(Star Advertiser) EPA preparing to remove elevated lead concentrations in various areas on Factory Street in Kalihi

(Source: Star Advertiser)

  • CRAIG T. KOJIMA / CKOJIMA@STARADVERTISER.COM
                                Although the EPA and state Department of Health have known about the lead contamination, they decided that the pavement prevented exposure to the residents. However, recently the city stopped maintaining the roads and the potholes and crumbling asphalt has exposed the contaminated soil.

    CRAIG T. KOJIMA / CKOJIMA@STARADVERTISER.COM

    Although the EPA and state Department of Health have known about the lead contamination, they decided that the pavement prevented exposure to the residents. However, recently the city stopped maintaining the roads and the potholes and crumbling asphalt has exposed the contaminated soil.

The U.S. Environmental Protection Agency wants to remove the soil under Factory Street in Kalihi “to abate the potential imminent and substantial endangerment posed by lead contamination to this densely populated neighborhood,” and says it can begin the work as soon as Monday.

Because the street has no designated owner, the EPA is asking the federal court for an administrative warrant to access the property.

The agency said the work will be done from 6:30 a.m. to 6 p.m. Monday through Saturday and should take three to four weeks to complete. At least two days before it begins the work the EPA said it will leave flyers at homes and businesses and post no-parking signs in the neighborhood. The agency said it already has secured the use of other property for staging of equipment, transportation and storage.

The EPA and state Department of Health have known that soils in various locations of Factory Street between King and Waterhouse streets contain elevated lead concentrations, exceeding both the EPA Residential Screening Level and state DOH Environmental Action Level for unrestricted use. In 1995 and 1996 they decided that no action was necessary because the pavement prevented exposure to residents.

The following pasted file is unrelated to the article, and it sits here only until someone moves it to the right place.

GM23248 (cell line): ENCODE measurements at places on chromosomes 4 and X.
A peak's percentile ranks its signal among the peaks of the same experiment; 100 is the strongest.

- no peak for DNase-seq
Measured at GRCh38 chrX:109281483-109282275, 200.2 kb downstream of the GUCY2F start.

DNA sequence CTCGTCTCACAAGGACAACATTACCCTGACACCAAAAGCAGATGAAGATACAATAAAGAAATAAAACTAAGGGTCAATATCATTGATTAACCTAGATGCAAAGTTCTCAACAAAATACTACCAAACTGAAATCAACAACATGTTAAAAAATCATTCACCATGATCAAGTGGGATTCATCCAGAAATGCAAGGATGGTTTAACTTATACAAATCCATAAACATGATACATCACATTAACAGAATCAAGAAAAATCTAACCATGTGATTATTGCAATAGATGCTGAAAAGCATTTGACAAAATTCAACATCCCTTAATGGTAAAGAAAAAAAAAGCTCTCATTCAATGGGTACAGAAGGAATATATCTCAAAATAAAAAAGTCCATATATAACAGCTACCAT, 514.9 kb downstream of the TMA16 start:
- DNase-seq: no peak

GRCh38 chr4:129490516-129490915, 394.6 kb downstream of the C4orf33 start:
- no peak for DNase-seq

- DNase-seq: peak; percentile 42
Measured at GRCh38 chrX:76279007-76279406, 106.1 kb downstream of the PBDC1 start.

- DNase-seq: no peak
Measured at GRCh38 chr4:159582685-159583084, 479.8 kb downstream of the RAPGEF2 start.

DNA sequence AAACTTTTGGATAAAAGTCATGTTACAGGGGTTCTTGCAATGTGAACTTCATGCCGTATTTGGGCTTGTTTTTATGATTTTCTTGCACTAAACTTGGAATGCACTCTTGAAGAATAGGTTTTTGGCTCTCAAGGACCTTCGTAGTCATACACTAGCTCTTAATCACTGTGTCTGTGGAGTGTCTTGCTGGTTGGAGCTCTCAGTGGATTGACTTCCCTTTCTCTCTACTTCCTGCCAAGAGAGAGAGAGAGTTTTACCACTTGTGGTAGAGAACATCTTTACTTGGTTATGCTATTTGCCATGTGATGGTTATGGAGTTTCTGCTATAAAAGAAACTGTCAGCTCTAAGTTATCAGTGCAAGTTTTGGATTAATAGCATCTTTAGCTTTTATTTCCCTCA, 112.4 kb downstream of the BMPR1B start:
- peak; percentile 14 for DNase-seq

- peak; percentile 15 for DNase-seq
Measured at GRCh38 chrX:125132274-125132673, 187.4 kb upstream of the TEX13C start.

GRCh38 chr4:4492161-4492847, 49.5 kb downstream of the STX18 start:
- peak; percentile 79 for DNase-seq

In recent years, however, the city stopped maintaining the street and the asphalt has been crumbling, forming cracks and potholes, exposing the contaminated soil to the surface. Residents also say concrete caps on some of the holes drilled into the pavement to test the soil underneath are no longer there.

The exterior of the home at 915 Factory St. is below street level and floods when it rains because there is no drainage, residents said. They said four of the five children who either live or frequent the home have elevated levels of lead in their blood.

Apartment buildings and businesses line both sides of the 900 block of Factory Street. Parks and five elementary schools are located within a half-mile.

Harry Kim, owner of HK Construction at 905 Factory St., said someone from the EPA told him a few months ago of the plan to dig up the street but no one warned him of any risk of exposure to the soil.

“You gotta think there is,” he said.

The residents at 915 Factory St. said the only person who contacted them about lead contamination of the soil is area City Councilman Joey Manahan, who could not tell them the risk they face if they are exposed to the dirt.

The EPA said children and adults who regularly travel or play on Factory Street are at risk of high levels of lead exposure, especially children who play on degraded street shoulders. The Health Department said people are exposed to lead through ingestion, which is a concern for small children who touch everything and put their hands into their mouths.

State public health authorities have known about lead in the blood of children residing on Factory Street since the 1990s but had not identified the source. The source of the lead in the soil is another mystery, but could have come from a dental office, sign painting shop, Kalihi Fishing Supply and a car battery rebuilder, which all once operated there, the EPA said.

Kalihi Taro and Land Co. bought Factory Street in 1910, then the company dissolved in 1926 without selling or transferring the property to anyone. The Health Department said the city maintained the private street as long as there was public access, but stopped repaving the roadway after residents posted no-parking signs.

DOH said it used money from its Environmental Response Revolving fund to repair potholes while it tried to find an owner to take responsibility for Factory Street. When it determined that the property is abandoned, it turned to the EPA.

 

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